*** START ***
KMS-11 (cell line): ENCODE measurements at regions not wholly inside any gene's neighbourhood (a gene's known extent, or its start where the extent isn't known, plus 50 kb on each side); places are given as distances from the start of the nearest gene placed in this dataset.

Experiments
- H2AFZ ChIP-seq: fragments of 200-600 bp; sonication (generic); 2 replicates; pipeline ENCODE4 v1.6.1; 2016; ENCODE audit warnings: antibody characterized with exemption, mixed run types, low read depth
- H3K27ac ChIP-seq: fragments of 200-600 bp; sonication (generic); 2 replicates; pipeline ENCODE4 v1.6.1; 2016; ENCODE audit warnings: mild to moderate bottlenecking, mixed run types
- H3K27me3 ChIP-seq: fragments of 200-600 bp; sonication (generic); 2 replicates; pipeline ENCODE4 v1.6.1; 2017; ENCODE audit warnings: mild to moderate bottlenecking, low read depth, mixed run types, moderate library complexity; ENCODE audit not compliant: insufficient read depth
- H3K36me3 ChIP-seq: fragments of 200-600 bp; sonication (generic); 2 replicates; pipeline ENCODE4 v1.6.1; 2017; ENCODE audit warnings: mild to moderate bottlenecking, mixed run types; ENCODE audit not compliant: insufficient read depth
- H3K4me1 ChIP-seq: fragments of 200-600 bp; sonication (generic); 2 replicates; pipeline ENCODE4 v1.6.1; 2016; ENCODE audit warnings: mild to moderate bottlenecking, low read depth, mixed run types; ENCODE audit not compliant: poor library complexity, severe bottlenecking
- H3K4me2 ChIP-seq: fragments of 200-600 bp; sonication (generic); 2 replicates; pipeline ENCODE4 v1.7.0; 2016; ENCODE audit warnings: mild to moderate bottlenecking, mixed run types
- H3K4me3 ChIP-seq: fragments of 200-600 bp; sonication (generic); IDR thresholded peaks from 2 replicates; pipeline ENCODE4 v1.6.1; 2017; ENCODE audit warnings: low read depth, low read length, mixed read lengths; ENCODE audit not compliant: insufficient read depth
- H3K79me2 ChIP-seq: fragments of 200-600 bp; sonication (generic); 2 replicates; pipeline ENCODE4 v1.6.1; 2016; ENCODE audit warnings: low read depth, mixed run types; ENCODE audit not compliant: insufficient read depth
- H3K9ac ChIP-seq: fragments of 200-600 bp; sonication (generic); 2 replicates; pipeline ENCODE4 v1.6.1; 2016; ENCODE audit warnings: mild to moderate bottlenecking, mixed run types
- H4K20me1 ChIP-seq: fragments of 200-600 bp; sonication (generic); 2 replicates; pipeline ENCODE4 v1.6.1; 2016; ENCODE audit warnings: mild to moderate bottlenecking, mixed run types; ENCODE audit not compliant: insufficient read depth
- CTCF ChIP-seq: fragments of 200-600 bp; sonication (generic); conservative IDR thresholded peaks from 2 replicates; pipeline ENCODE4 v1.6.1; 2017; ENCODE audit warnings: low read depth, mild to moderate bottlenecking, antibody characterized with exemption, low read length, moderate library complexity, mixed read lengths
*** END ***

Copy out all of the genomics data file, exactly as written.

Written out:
KMS-11 (cell line): ENCODE measurements at regions not wholly inside any gene's neighbourhood (a gene's known extent, or its start where the extent isn't known, plus 50 kb on each side); places are given as distances from the start of the nearest gene placed in this dataset.

Experiments
- H2AFZ ChIP-seq: fragments of 200-600 bp; sonication (generic); 2 replicates; pipeline ENCODE4 v1.6.1; 2016; ENCODE audit warnings: antibody characterized with exemption, mixed run types, low read depth
- H3K27ac ChIP-seq: fragments of 200-600 bp; sonication (generic); 2 replicates; pipeline ENCODE4 v1.6.1; 2016; ENCODE audit warnings: mild to moderate bottlenecking, mixed run types
- H3K27me3 ChIP-seq: fragments of 200-600 bp; sonication (generic); 2 replicates; pipeline ENCODE4 v1.6.1; 2017; ENCODE audit warnings: mild to moderate bottlenecking, low read depth, mixed run types, moderate library complexity; ENCODE audit not compliant: insufficient read depth
- H3K36me3 ChIP-seq: fragments of 200-600 bp; sonication (generic); 2 replicates; pipeline ENCODE4 v1.6.1; 2017; ENCODE audit warnings: mild to moderate bottlenecking, mixed run types; ENCODE audit not compliant: insufficient read depth
- H3K4me1 ChIP-seq: fragments of 200-600 bp; sonication (generic); 2 replicates; pipeline ENCODE4 v1.6.1; 2016; ENCODE audit warnings: mild to moderate bottlenecking, low read depth, mixed run types; ENCODE audit not compliant: poor library complexity, severe bottlenecking
- H3K4me2 ChIP-seq: fragments of 200-600 bp; sonication (generic); 2 replicates; pipeline ENCODE4 v1.7.0; 2016; ENCODE audit warnings: mild to moderate bottlenecking, mixed run types
- H3K4me3 ChIP-seq: fragments of 200-600 bp; sonication (generic); IDR thresholded peaks from 2 replicates; pipeline ENCODE4 v1.6.1; 2017; ENCODE audit warnings: low read depth, low read length, mixed read lengths; ENCODE audit not compliant: insufficient read depth
- H3K79me2 ChIP-seq: fragments of 200-600 bp; sonication (generic); 2 replicates; pipeline ENCODE4 v1.6.1; 2016; ENCODE audit warnings: low read depth, mixed run types; ENCODE audit not compliant: insufficient read depth
- H3K9ac ChIP-seq: fragments of 200-600 bp; sonication (generic); 2 replicates; pipeline ENCODE4 v1.6.1; 2016; ENCODE audit warnings: mild to moderate bottlenecking, mixed run types
- H4K20me1 ChIP-seq: fragments of 200-600 bp; sonication (generic); 2 replicates; pipeline ENCODE4 v1.6.1; 2016; ENCODE audit warnings: mild to moderate bottlenecking, mixed run types; ENCODE audit not compliant: insufficient read depth
- CTCF ChIP-seq: fragments of 200-600 bp; sonication (generic); conservative IDR thresholded peaks from 2 replicates; pipeline ENCODE4 v1.6.1; 2017; ENCODE audit warnings: low read depth, mild to moderate bottlenecking, antibody characterized with exemption, low read length, moderate library complexity, mixed read lengths